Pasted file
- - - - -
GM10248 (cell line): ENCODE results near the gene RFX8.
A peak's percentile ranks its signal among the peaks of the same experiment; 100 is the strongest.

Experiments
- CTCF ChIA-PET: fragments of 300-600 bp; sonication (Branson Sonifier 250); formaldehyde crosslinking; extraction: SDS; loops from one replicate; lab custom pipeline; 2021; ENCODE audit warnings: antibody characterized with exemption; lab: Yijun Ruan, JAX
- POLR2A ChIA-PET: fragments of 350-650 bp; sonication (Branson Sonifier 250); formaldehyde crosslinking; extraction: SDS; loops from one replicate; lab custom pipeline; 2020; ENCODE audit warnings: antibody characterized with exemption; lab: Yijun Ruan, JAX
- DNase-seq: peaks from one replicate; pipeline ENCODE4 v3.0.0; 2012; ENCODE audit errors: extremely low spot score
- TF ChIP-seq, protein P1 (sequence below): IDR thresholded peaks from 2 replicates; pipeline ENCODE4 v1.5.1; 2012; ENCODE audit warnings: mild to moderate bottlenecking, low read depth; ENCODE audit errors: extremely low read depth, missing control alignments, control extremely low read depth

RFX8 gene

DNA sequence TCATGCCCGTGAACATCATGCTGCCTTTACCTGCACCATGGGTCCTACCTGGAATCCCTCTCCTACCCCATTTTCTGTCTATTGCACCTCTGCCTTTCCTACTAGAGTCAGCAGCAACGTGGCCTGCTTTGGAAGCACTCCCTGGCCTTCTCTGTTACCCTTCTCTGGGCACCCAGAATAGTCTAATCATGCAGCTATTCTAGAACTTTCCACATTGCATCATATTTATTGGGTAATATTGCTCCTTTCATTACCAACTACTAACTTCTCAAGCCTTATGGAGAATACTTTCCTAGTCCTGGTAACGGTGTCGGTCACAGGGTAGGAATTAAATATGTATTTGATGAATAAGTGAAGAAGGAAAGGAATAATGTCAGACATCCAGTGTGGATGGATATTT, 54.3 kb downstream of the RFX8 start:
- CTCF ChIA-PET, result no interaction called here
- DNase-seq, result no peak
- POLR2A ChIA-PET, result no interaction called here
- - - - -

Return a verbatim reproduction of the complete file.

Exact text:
GM10248 (cell line): ENCODE results near the gene RFX8.
A peak's percentile ranks its signal among the peaks of the same experiment; 100 is the strongest.

Experiments
- CTCF ChIA-PET: fragments of 300-600 bp; sonication (Branson Sonifier 250); formaldehyde crosslinking; extraction: SDS; loops from one replicate; lab custom pipeline; 2021; ENCODE audit warnings: antibody characterized with exemption; lab: Yijun Ruan, JAX
- POLR2A ChIA-PET: fragments of 350-650 bp; sonication (Branson Sonifier 250); formaldehyde crosslinking; extraction: SDS; loops from one replicate; lab custom pipeline; 2020; ENCODE audit warnings: antibody characterized with exemption; lab: Yijun Ruan, JAX
- DNase-seq: peaks from one replicate; pipeline ENCODE4 v3.0.0; 2012; ENCODE audit errors: extremely low spot score
- TF ChIP-seq, protein P1 (sequence below): IDR thresholded peaks from 2 replicates; pipeline ENCODE4 v1.5.1; 2012; ENCODE audit warnings: mild to moderate bottlenecking, low read depth; ENCODE audit errors: extremely low read depth, missing control alignments, control extremely low read depth

RFX8 gene

DNA sequence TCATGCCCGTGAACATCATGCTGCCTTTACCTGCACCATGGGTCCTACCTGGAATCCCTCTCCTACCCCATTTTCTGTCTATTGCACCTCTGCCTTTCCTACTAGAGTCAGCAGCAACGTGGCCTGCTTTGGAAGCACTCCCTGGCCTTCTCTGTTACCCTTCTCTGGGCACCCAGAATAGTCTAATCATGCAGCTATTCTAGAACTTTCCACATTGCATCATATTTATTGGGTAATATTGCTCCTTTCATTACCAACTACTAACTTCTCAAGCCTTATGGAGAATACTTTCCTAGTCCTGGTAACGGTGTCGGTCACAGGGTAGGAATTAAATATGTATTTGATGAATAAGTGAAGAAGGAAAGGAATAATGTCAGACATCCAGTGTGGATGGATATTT, 54.3 kb downstream of the RFX8 start:
- CTCF ChIA-PET, result no interaction called here
- DNase-seq, result no peak
- POLR2A ChIA-PET, result no interaction called here